DACA ‘Kids’ Are Growing Up and Helping . . . DACA Kids
DACA kids, like all of us, are getting older and moving on in life, through high school, college, into postgraduate programs, careers, professions – despite the very real handicaps of negotiating life in the United States under DACA and an Administration that has no interest in making anything easier for any immigrants, any where.
Many of them are giving back – to the DACA recipients coming up. Daniel Arenas grew up in South Carolina, did extraordinarily well in high school and was faced with the great uncertainty of how to apply for and pay for college as the child of undocumented immigrants. And, he wondered (as does every DACA recipient) if he would be able to legally work after college.
Arenas decided to attend college in Mexico and was admitted to the prestigious Monterrey Institute of Technology. He started an organization called Dream In Mexico to help other Dreamers. His organization advises on college, deportation, social changes, navigating Mexico’s colleges, helping grandparents get tourist visas to visit family that moved away decades ago, and much more.
He recently spoke at Harvard on a panel organized by the UndocuAllies Initiative, a student organization also of Dreamers. The Initiative exists, in part, to educate university administrators about Dreamers in their quests for college degrees.
The current co-president of UndocuAllies is Ariana Aparicio Aguilar, the daughter of Mexican immigrants who came here illegally when she was very small. She managed the path to college before the Obama administration announced DACA – no easy feat. She graduated Sonoma State University in California in 2011 with great grades and almost no prospects due to her undocumented status.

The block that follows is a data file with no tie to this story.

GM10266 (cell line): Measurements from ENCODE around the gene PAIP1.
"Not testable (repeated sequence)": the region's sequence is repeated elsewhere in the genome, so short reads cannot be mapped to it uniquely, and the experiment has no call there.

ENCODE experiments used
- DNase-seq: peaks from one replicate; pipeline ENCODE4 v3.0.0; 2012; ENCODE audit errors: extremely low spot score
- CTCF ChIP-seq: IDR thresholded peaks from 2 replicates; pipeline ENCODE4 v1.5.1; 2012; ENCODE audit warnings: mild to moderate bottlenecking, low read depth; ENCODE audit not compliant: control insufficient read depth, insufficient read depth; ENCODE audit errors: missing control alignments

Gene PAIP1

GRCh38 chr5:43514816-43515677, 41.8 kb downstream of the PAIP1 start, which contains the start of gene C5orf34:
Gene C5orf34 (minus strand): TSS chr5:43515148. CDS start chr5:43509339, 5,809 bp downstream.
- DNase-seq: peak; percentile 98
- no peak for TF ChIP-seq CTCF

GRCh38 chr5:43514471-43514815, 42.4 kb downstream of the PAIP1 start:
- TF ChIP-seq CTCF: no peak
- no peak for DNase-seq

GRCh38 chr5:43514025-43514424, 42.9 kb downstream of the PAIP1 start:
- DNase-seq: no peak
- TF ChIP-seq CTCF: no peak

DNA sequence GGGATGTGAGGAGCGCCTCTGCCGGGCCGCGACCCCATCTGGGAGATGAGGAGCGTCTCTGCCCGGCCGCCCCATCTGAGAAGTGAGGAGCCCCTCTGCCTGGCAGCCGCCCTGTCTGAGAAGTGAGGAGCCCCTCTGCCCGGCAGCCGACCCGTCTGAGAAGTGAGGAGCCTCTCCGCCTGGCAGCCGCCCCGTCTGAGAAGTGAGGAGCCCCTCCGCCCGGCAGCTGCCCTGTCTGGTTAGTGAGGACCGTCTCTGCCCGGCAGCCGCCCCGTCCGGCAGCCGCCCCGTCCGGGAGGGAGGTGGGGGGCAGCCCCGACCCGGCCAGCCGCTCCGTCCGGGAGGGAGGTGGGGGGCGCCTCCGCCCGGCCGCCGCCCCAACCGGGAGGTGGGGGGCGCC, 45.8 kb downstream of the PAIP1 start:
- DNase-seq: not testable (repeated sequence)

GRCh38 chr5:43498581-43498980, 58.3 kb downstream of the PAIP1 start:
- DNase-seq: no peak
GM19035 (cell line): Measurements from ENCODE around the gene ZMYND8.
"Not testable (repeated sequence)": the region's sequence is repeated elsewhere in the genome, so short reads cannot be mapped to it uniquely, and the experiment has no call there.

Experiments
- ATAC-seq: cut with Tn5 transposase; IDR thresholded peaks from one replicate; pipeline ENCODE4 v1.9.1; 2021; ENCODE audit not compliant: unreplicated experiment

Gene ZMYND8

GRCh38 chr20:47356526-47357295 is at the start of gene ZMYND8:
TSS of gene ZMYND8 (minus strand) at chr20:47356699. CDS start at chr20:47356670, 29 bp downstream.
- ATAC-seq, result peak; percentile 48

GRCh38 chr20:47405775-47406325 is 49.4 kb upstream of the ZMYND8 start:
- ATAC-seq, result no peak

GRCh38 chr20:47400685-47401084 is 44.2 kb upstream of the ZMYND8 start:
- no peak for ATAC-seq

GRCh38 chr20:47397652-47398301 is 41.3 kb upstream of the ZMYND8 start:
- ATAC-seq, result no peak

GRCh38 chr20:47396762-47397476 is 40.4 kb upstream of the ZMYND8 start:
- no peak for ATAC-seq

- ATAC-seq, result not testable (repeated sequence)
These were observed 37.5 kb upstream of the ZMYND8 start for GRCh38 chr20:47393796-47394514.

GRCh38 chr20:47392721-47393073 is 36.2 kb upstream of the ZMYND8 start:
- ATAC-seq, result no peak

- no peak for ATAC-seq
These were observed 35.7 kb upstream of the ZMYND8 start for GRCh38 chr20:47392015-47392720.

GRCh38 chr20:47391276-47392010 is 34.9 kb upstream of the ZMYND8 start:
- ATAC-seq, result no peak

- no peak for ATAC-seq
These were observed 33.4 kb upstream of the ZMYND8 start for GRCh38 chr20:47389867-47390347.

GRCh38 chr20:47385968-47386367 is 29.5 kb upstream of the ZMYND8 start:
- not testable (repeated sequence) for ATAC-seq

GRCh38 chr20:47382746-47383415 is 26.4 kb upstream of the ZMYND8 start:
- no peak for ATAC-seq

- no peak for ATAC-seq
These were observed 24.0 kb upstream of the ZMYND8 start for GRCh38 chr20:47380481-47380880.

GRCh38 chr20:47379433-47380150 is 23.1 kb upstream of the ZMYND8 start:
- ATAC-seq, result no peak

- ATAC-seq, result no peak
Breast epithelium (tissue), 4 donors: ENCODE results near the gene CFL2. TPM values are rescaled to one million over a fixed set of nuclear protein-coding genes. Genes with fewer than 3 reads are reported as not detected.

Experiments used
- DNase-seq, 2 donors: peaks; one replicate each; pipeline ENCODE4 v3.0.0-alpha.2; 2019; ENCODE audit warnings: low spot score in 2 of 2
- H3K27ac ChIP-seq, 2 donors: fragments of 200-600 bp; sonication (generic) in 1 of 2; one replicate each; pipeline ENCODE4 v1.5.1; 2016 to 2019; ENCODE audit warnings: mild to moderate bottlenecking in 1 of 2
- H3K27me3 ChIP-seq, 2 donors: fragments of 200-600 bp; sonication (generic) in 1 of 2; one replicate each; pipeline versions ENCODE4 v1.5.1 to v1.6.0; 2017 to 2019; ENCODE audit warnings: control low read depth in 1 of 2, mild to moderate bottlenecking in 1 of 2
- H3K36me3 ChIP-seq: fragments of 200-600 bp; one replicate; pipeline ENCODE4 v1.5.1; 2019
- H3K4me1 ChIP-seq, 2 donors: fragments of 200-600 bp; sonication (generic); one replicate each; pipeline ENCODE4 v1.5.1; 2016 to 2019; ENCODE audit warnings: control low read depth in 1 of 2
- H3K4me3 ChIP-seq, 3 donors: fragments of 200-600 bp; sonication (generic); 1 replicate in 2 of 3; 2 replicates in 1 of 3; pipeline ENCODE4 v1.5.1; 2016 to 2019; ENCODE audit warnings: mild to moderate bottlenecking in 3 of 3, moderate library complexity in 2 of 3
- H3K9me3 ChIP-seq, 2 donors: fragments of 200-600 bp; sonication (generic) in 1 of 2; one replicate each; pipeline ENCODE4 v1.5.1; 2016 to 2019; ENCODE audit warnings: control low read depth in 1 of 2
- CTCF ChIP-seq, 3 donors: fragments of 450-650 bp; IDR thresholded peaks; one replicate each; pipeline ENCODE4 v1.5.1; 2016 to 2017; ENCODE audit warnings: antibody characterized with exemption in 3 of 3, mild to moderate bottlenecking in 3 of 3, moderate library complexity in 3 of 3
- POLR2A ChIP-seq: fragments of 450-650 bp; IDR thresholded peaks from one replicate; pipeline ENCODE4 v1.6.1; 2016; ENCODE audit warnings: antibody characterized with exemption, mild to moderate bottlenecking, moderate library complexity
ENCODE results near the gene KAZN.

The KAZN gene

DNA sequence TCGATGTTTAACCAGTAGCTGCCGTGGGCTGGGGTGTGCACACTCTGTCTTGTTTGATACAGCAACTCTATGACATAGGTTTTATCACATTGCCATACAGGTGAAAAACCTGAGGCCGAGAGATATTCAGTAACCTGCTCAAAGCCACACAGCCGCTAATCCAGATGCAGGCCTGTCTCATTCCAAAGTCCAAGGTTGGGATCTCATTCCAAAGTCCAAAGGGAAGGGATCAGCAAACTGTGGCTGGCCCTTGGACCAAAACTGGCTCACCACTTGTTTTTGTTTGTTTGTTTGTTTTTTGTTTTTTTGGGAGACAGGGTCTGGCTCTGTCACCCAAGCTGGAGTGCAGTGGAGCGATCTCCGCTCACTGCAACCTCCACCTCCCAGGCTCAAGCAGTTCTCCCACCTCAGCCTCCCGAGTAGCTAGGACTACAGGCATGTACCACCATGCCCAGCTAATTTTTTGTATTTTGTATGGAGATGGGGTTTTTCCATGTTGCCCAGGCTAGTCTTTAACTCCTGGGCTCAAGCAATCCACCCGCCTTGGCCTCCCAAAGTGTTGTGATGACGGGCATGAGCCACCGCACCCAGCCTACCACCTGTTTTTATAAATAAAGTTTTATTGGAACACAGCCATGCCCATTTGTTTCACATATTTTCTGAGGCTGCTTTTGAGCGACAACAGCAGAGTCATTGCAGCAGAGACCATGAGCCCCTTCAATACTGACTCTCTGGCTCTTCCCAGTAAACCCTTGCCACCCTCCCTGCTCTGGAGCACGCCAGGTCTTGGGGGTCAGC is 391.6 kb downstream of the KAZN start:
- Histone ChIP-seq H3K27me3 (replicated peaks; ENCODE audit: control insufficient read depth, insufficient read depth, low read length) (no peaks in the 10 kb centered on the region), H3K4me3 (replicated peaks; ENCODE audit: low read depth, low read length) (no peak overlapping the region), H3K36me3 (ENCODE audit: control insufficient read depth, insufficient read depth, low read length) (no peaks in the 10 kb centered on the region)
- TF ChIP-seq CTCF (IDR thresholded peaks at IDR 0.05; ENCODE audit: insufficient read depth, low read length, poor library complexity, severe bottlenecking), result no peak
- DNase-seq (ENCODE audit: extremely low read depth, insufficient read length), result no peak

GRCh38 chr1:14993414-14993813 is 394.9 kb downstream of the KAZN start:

Her world turned over night with the DACA announcement. She’s attending Harvard as a PhD candidate in Education. And, of course, she’s joined other Dreamers in organizing to educate others and help other Dreamers navigate the increasingly complicated – and treacherous – road to higher education.
This at a time when there are no guarantees for Dreamers, just uncertainties.
How uncertain? How potentially devastating? That can probably best be summed up by another DACA ‘kid’, Jin Park, a Harvard graduate who just became the first undocumented immigrant to be awarded a Rhodes Scholarship. Because of the Trump administration’s actions, DACA recipients are no longer allowed to travel outside the country. The country that may evict them in any event. There’s a real chance that if Park goes to Oxford University he won’t be allowed to come home.
In that case everyone loses.